A plan to invest nearly $1 billion of private money in Sunset Park’s Industry City could bring hundreds of new parking spots to an area where car space is at a premium, but the proposal relies on the city playing ball.
The leadership of the industrial park unveiled a massive redevelopment plan on March 9 that envisions adding a 400-room hotel, nearly 16 football fields worth of retail space, and more than four times that much space dedicated to technology startups and high-tech manufacturing. But the plan hinges on the city-owned South Brooklyn Marine Terminal hosting a new parking lot serving people who work and shop at Industry City, and possibly the public as well.
The area’s councilman blocked a city plan to redevelop the terminal in December, but Industry City’s president, who is promising the redevelopment will create 20,000 jobs, said he needs local pols and officials to come together on parking and other infrastructure improvements to make the proposed 12-year investment program feasible.
“What we’ve been clear about is one thing — in order to succeed here, we’re going to need additional parking,” Andrew Kimball said.
The 16-building campus currently has just 450 spots. For comparison, the Brooklyn Navy Yard, which is four-fifths of Industry City’s size, has more than 3,500 parking spots, said Kimball, who headed the Navy Yard’s redevelopment from 2005 to 2013.
Kimball wants the city to build a five-acre parking lot — roughly the size of four football fields — in a corner of the 88-acre South Brooklyn Marine Terminal.
A single acre can accommodate between 100 and 150 parking spaces depending on the layout, according to city bean counters, so the new lot could provide as many as 750 spots for the parking-starved area. And the lot could even be open to the community at large, Kimball said.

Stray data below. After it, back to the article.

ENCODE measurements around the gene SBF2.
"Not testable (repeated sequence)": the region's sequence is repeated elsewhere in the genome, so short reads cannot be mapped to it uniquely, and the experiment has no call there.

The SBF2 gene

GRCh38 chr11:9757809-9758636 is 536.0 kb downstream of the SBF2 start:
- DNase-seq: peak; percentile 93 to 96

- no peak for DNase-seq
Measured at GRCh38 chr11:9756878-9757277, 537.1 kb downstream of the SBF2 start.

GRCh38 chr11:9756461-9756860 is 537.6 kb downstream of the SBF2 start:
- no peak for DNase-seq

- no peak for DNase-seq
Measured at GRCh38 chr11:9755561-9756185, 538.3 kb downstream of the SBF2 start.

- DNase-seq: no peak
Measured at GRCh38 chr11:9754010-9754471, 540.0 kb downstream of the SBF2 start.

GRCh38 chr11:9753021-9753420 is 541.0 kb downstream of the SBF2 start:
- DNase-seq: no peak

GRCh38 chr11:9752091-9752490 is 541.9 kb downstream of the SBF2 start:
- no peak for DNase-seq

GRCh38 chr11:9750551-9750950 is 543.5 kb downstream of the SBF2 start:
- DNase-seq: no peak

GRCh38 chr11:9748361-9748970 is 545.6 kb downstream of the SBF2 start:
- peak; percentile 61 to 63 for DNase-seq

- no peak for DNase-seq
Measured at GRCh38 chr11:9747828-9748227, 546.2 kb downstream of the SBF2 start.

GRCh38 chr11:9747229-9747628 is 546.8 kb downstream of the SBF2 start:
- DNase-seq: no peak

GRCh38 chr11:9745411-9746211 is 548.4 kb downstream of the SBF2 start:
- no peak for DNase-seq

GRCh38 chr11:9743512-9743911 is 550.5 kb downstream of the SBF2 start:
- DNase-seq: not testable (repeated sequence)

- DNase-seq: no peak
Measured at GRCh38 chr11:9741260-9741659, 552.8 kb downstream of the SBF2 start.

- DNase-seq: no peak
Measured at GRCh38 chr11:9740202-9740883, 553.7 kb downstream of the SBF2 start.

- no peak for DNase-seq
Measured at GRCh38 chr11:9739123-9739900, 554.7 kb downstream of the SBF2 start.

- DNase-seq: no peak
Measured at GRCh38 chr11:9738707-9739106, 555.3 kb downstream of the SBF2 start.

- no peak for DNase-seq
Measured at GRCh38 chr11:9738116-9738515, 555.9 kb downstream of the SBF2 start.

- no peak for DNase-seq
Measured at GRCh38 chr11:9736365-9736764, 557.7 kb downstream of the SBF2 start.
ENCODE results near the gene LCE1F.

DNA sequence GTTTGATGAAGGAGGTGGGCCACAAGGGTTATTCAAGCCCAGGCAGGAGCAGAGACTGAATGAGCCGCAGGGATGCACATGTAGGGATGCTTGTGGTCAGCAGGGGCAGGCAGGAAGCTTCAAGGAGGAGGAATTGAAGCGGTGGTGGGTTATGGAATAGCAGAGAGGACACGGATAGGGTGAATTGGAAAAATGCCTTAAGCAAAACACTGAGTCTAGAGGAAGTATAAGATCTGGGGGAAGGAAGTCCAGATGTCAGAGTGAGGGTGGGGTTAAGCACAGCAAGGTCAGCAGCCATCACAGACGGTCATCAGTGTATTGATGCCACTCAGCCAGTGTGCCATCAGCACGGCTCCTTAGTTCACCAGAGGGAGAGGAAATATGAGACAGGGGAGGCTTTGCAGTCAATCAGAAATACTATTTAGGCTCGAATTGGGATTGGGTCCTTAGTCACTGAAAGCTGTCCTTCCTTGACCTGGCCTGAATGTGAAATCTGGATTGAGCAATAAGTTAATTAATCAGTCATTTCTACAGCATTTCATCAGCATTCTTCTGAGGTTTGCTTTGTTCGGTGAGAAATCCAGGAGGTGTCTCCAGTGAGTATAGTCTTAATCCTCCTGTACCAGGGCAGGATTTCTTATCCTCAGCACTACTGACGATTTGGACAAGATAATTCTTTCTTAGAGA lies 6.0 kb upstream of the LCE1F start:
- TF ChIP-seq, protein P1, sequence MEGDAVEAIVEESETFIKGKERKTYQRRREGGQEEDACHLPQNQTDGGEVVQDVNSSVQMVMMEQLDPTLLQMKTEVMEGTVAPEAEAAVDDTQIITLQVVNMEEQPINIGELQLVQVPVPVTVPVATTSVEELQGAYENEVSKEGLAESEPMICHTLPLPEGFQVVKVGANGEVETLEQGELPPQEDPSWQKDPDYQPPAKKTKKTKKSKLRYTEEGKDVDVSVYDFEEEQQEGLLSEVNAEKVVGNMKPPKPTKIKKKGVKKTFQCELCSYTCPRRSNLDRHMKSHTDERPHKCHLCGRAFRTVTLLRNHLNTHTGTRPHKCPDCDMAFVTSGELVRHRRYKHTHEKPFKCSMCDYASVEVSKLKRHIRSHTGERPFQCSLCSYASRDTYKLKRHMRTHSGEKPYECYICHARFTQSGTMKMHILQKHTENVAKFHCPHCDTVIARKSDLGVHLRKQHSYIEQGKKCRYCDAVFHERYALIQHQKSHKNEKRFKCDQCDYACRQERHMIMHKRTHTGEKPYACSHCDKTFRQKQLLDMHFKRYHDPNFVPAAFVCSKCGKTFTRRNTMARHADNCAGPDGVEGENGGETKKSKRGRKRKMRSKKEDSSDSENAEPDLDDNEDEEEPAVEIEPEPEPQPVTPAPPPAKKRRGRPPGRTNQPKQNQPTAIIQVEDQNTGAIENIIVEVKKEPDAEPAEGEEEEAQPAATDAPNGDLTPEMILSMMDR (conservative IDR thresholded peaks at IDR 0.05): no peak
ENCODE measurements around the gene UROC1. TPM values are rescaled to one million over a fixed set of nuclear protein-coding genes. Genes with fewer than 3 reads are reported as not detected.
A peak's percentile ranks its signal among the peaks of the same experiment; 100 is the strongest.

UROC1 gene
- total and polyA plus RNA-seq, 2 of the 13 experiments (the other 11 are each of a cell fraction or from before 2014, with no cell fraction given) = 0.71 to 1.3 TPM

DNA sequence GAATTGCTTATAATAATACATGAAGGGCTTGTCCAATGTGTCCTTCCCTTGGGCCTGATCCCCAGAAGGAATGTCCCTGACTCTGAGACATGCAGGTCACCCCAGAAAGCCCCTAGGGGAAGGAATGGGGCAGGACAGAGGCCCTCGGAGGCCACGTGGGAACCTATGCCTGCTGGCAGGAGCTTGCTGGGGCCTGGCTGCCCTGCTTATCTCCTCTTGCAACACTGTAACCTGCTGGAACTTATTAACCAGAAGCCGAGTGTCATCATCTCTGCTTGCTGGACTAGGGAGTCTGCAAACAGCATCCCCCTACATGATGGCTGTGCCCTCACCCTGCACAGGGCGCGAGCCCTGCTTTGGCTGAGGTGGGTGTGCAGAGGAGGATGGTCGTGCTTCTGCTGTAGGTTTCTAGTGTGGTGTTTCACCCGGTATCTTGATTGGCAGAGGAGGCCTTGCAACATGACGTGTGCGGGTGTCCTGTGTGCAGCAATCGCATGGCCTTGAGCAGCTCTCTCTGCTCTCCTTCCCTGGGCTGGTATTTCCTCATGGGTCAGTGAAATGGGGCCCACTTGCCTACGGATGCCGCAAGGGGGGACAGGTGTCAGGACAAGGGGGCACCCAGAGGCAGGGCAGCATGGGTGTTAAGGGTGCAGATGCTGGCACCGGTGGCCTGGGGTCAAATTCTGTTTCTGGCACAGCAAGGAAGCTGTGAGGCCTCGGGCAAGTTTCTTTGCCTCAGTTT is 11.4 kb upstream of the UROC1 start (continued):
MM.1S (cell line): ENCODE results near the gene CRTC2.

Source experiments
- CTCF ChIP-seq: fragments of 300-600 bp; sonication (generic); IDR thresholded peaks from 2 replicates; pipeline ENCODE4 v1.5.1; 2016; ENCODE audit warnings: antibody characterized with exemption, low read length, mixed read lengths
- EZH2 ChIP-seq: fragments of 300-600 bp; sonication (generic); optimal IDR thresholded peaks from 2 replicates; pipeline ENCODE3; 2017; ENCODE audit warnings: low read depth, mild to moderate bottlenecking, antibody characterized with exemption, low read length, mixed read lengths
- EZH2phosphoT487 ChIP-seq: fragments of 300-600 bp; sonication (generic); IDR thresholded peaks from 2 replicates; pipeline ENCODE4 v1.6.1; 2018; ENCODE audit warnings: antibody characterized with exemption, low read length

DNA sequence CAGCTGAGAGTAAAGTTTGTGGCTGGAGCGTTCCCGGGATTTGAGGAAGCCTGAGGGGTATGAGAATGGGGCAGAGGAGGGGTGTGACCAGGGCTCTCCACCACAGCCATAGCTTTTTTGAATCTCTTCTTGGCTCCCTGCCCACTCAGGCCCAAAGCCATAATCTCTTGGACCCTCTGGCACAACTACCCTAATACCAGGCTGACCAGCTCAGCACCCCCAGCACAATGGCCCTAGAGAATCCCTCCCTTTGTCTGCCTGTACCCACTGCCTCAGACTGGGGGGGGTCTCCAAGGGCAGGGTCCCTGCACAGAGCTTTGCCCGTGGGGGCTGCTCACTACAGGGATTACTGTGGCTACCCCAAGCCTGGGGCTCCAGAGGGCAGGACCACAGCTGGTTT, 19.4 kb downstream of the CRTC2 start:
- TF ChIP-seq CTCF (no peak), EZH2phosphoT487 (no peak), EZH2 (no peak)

“This parking is not about Industry City. This is an under-parked area,” he said. “There’s no parking to get to the local park. There’s no parking if you create thousands of jobs at South Brooklyn Marine Terminal. We are open to a very broad dialogue with the community about how to use that parking best, since it is on public land.”
The Economic Development Corporation floated a plan last year to use the terminal for container shipping, but pulled the plug in January after Councilman Carlos Menchaca (D–Sunset Park) demanded more community oversight. The freshman legislator has resumed talks with the city about the terminal’s future — this time with community groups in tow — and said parking is a big part of the discussion.
“Really what we need is a Sunset Park industrial parking plan. But immediately, I think we need to look at granting that kind of support for Industry City today with the commitment to plan for what’s coming,” said Menchaca.
That parking plan should assume South Brooklyn Marine Terminal is working “at full throttle,” he said.
But a parking lot isn’t the only thing Kimball is asking for. The city will need to rezone portions of the complex for retail and hotel uses, and spend about $115 million to prepare area streets for an influx of workers and shoppers, Kimball said.
Industry City is asking for the city to improve roads, public transportation, bike lanes, and open space — introducing water taxi service, rejiggering a five-block stretch of the planned waterfront greenway, and extending the B35 bus route one block, so it goes to the waterfront.
The rest of the $1 billion would come from Industry City’s consortium ownership — including Rubin Schron’s Cammeby’s International, which is planning to erect a 40-story residential tower in Brighton Beach — and other private investors.
Still, the redevelopment plan would take 30 years without a “modest investment” from the city, Kimball said.
“With a rezoning, with the parking and with the public infrastructure, we can drive this investment over the next 12 years,” he said.